"It's widely believed that local people worked for Vogelaar on his plantation because in many cases landowners also provided shelter for their workers," Candrian said.

It is unclear whether Vogelaar stayed the whole week at the landhuis, or just spent weekends there.

Because the property was close to Jakarta Bay, it is probable that coconut trees were grown on the plantation.

In 1930s, ownership of the property was handed over to a Chinese-Indonesian, Tjioe Wen Njan.

It is not clear why Vogelaar sold the property but the former right-hand man of the late Wen Njan, Atet, insisted that since then the property has been belonged to his employer.

Candrian said that such transfer of ownership was common during that time because the Dutch did not easily adapt to the hot tropical climate near the sea.

Most of them usually looked for cooler areas in the southern part of Batavia.

"In many cases, the land was bought by wealthy Chinese- Indonesians," Candrian said.

According to Atet, after taking over the property, his employer Wen Njan rarely visited the villa, leaving it empty and neglecting it for years.

At the same time, he said, a number of houses and factories sprouted up in the area.

The Vogelaar home then fell victim to the trend.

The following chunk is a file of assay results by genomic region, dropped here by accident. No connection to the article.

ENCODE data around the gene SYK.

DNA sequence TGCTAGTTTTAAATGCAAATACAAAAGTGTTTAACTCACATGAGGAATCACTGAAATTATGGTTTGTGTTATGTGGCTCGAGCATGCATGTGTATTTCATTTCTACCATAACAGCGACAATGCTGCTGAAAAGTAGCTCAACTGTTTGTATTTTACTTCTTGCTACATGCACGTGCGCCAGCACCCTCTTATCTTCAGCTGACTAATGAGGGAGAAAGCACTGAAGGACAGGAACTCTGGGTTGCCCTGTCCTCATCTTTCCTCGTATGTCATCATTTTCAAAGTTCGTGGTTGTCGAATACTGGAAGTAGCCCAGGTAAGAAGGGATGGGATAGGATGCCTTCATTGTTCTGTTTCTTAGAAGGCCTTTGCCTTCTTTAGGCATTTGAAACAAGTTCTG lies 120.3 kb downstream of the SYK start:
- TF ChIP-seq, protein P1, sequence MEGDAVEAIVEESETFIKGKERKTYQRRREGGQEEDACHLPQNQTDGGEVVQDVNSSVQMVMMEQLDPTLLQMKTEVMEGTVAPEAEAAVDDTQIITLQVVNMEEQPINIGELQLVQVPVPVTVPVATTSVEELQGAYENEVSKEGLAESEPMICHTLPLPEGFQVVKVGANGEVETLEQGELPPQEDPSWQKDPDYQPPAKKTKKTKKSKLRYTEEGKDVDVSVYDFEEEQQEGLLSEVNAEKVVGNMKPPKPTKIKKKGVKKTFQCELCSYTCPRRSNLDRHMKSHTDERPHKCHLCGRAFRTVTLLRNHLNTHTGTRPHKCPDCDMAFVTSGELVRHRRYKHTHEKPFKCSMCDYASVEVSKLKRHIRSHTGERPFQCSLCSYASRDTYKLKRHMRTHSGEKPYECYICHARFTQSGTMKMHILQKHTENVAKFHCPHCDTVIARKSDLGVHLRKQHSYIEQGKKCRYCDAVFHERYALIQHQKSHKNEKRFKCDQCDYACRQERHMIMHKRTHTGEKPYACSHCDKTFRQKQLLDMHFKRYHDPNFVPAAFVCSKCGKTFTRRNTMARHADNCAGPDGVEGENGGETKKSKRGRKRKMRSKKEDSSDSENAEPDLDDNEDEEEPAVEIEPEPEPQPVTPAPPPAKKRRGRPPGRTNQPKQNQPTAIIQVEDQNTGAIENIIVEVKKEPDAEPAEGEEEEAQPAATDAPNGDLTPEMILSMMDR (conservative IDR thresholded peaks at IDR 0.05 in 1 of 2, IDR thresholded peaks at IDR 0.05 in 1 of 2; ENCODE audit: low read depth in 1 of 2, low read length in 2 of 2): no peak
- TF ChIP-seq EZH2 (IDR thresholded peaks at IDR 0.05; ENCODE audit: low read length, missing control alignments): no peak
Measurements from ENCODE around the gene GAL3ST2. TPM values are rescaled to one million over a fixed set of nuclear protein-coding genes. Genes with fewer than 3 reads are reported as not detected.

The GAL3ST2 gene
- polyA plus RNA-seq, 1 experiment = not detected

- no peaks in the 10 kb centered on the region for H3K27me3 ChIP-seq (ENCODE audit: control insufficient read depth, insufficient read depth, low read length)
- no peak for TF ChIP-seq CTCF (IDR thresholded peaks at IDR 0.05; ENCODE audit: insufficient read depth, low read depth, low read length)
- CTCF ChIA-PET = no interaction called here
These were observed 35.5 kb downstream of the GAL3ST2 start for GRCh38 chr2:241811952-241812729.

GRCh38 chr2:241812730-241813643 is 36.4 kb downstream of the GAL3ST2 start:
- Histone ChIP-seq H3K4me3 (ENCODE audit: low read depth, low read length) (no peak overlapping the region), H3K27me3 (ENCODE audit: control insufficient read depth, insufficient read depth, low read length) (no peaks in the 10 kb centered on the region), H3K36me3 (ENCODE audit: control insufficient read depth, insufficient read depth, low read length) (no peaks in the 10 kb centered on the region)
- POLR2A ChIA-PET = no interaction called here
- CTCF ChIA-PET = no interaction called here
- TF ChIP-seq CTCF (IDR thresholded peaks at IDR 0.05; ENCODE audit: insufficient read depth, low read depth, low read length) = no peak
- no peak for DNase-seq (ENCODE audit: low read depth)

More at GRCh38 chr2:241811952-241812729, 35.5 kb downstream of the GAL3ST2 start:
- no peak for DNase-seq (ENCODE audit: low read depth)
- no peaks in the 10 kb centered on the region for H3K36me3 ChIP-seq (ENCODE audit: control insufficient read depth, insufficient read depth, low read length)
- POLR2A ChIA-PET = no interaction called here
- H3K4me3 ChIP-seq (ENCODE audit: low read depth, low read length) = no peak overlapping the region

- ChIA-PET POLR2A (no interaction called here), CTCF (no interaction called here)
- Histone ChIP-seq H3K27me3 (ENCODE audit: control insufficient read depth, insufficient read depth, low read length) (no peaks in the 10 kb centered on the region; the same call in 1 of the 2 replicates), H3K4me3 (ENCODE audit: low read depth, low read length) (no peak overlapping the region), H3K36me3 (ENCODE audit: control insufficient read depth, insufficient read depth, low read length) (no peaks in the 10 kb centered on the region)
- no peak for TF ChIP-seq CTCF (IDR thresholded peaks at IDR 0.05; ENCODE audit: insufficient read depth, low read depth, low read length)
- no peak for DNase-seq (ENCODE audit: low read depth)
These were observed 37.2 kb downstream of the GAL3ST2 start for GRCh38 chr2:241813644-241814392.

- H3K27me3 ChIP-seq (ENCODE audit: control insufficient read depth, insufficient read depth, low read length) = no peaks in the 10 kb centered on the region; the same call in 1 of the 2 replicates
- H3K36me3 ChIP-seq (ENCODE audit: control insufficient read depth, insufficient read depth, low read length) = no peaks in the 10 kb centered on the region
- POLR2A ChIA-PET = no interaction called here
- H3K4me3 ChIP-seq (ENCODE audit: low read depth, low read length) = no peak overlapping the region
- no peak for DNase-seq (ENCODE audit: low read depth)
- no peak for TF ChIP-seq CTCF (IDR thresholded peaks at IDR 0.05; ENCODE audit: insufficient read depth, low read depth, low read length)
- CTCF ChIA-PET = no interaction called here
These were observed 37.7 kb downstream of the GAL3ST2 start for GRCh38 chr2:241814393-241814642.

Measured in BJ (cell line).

Crime spot

Atet said the site developed into a fearful crime spot.

He quoted locals as saying that, for example, scores of women were raped and killed in the building before being thrown into one of the two wells there.

"The alleged terrifying incidents have left an eerie image of the property. Some people claim they had found human bones inside the well," Atet said.

Atet's two subordinates, who were once ordered to repair an electricity cable near the well, "suddenly collapsed without clear reason", he said.

In an effort to assuage people's fears or to dispel evil spirits, relatives of Wen Njan regularly prepare offerings in the form of a yellow rice cone with lamb on the top on every Islamic Sacrifice Day at the building site.

"I don't know why they should have to do that. But we hope that the spirit of the ones killed won't bother us here," Atet said.

After the destruction of the Vogelaar villa, Wen Njan's relatives started using the site to run the Kong Tjiang Long gas truck company, which is now named PT Mertju.

The owner, Atet said, decided to totally destroy the historic building so he would have more space for his growing number of trucks.

Atet said he had no idea the villa was a protected building.

"Years ago, a city administration staffer visited the site to tell the owner that the building was protected. He also told us not to renovate anything without the administration's acknowledgement, and that it would give financial help.

"But the person never come back," he said.

Vogelaar villa is not the only property to come to such a sad ending. A number of other old houses have gone the same way.

No one has even been questioned, or arrested, by the authorities for having destroyed a protected building, which is a precious asset for Jakarta and its people.

Sudarmadji Damais, a senior expert of protected buildings in the country once said: "The buildings are often demolished on weekends when the related offices are closed."

But is Sudarmadji's explanation a good reason for the administration not to act, or a clever excuse?